domingo, 15 de julio de 2007

Las soluciones no son magicas

Pero algunos actuan como si lo fueran, llovera en el Comahue?

A cargo cult is any of a group of unorthodox religious movements appearing in tribal societies in the wake of Western impact, especially in New Guinea and Melanesia. Cargo cults sometimes maintain that manufactured western goods ("cargo") have been created by divine spirits and are intended for the local indigenous people, but that Westerners have unfairly gained control of these objects. Cargo cults thus focus on overcoming what they perceive as undue 'white' influences by conducting rituals similar to the white behavior they have observed, presuming that the ancestors will at last recognize their own and send them cargo. Thus a characteristic feature of cargo cults is the belief that spiritual agents will at some future time give much valuable cargo and desirable manufactured products to the cult members. In other instances such as on the island of Tanna in Vanuatu, cult members worship Americans who brought the cargo. [1]

Based on the above definition, cargo cult is also used in business and science to refer to a particular type of fallacy whereby ill-considered effort and ceremony takes place but goes unrewarded due to a flawed model of causation. For example, Maoism has been referred to as "cargo cult Leninism" and New Zealand's optimistic adoption of liberal economic policies in the 1980s as "cargo cult capitalism".

Discussions of cargo cults usually begin with a series of movements that occurred in the late nineteenth century and early twentieth century. The earliest recorded cargo cult was the Tuka Movement that began in Fiji in 1885. Cargo cults occurred periodically in many parts of the island of New Guinea, including the Taro Cult in Northern Papua New Guinea, and the Vailala Madness that arose in 1919 and was documented by F.E. Williams, one of the first anthropologists to conduct fieldwork in Papua New Guinea. Less dramatic cargo cults have appeared in western New Guinea as well, including the Asmat and Dani areas.

The classic period of cargo cult activity, however, was in the years during and after World War II. The vast amounts of war matériel that were airdropped into these islands during the Pacific campaign against the Empire of Japan necessarily meant drastic changes to the lifestyle of the islanders, many of whom had never seen Westerners or Japanese before. Manufactured clothing, medicine, canned food, tents, weapons and other useful goods arrived in vast quantities to equip soldiers — and also the islanders who were their guides and hosts. With the end of the war the airbases were abandoned, and "cargo" was no longer being dropped.

In attempts to get cargo to fall by parachute or land in planes or ships again, islanders imitated the same practices they had seen the soldiers, sailors and airmen use. They carved headphones from wood, and wore them while sitting in fabricated control towers. They waved the landing signals while standing on the runways. They lit signal fires and torches to light up runways and lighthouses. The cultists thought that the foreigners had some special connection to their own ancestors, who were the only beings powerful enough to produce such riches.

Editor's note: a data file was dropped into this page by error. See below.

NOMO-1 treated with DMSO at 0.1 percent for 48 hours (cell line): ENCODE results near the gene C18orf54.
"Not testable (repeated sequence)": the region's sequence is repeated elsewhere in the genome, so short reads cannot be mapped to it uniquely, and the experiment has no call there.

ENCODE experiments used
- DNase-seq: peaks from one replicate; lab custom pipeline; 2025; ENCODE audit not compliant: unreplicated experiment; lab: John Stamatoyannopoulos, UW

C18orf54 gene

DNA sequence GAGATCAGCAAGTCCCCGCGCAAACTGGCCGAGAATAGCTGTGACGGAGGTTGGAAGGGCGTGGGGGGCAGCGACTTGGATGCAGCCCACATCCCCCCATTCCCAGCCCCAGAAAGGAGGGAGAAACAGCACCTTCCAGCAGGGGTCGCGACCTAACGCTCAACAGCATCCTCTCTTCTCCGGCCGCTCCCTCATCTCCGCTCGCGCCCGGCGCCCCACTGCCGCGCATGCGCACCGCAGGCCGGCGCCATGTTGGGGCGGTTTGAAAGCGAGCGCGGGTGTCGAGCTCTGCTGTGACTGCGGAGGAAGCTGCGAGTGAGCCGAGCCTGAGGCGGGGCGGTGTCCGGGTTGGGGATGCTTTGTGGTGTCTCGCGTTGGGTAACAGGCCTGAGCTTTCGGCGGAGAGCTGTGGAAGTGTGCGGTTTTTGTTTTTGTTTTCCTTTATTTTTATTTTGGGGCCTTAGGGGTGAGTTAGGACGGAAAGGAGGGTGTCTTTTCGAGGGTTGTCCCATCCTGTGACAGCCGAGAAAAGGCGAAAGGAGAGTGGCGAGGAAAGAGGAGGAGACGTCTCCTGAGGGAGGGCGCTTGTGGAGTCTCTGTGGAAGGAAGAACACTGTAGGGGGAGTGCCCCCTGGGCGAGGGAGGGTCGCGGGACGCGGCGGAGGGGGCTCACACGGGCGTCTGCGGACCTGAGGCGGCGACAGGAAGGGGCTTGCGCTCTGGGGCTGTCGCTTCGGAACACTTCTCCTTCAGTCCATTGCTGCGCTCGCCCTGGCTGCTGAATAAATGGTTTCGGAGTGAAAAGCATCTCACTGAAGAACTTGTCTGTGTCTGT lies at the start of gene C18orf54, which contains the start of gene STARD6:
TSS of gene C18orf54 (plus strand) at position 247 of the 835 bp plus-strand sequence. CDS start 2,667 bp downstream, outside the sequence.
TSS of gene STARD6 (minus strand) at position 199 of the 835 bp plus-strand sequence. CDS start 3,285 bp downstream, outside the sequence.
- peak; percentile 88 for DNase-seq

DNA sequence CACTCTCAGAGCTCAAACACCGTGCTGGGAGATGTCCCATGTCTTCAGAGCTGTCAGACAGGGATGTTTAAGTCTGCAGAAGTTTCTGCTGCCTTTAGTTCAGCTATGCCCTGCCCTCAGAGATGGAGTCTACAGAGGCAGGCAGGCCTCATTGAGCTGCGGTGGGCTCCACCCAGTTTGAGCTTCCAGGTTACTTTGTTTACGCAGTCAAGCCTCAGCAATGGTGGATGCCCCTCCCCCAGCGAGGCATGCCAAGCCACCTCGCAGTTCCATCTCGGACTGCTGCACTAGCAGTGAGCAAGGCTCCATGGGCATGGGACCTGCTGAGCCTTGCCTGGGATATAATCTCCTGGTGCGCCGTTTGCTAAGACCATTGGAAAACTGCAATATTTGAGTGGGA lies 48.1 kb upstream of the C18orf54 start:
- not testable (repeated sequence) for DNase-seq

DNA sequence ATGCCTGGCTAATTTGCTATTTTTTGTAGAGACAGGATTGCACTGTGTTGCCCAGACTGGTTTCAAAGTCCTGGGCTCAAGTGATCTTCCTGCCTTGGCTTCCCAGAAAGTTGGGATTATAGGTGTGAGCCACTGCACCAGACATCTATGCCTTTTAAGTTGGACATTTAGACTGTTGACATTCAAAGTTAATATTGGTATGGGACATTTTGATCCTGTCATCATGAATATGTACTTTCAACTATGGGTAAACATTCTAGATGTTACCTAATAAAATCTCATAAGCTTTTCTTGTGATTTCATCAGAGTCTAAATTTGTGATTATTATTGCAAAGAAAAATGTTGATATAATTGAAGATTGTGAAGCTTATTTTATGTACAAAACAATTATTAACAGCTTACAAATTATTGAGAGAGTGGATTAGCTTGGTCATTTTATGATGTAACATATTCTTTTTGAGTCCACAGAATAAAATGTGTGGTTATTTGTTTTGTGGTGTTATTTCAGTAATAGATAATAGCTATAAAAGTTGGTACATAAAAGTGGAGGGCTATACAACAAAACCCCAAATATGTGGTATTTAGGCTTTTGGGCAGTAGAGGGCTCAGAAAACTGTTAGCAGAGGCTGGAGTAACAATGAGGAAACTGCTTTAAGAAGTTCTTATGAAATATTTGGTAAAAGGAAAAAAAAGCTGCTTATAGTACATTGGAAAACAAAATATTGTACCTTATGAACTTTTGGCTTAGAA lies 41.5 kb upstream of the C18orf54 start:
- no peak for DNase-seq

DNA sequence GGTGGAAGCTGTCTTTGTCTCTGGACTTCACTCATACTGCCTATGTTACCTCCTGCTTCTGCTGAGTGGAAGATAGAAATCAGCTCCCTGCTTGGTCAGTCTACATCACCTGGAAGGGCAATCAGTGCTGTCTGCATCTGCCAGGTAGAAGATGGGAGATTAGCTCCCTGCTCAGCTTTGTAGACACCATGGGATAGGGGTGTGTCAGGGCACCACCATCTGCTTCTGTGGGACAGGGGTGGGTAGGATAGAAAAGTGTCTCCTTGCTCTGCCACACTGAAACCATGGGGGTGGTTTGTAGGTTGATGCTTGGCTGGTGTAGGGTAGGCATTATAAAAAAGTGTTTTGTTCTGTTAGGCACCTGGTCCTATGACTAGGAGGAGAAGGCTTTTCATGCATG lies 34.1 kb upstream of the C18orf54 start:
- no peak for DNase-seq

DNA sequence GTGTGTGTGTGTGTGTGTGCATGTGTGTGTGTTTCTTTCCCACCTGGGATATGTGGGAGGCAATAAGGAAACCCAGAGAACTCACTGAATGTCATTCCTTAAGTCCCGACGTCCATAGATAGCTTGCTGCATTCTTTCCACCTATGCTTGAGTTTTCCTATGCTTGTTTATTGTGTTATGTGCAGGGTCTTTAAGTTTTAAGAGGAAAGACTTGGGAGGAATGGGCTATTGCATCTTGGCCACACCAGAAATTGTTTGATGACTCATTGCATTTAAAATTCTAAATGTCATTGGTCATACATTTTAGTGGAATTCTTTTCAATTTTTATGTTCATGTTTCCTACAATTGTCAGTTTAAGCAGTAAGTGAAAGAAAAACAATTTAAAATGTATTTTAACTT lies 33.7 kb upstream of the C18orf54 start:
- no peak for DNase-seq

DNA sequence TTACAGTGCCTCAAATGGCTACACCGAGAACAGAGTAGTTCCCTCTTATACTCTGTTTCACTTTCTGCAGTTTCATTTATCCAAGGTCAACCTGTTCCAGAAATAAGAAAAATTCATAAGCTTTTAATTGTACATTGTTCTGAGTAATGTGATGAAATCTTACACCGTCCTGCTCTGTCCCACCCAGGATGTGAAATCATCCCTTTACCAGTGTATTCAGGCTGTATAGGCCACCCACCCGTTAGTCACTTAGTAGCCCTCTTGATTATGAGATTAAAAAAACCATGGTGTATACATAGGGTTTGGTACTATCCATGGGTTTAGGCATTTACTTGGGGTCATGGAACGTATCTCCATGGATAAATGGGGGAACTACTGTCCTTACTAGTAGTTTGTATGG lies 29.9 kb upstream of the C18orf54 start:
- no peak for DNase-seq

In a form of sympathetic magic, many built life-size mockups of airplanes out of straw, and created new military style landing strips, hoping to attract more airplanes. Ultimately, though these practices did not bring about the return of the god-like airplanes that brought such marvelous cargo during the war, they did have the effect of eradicating the religious practices that had existed prior to the war.

Over the last seventy-five years most cargo cults have petered out. Yet, the John Frum cult is still active on the island of Tanna, Vanuatu. And from time to time, the term "cargo cult" is invoked as an English language idiom, to mean any group of people who imitate the superficial exterior of a process or system without having any understanding of the underlying substance.

The term is perhaps best known because of a speech by physicist Richard Feynman at a Caltech commencement, wherein he referred to "cargo cult science", and which became a chapter in the book Surely You're Joking, Mr. Feynman!. In the speech, Feynman pointed out that cargo cultists create all the appearance of an airport right down to headsets with bamboo "antennas", yet the airplanes don't come. Feynman argued that some scientists often produce studies with all the trappings of real science, but which are nonetheless pseudoscience and unworthy of either respect or support.

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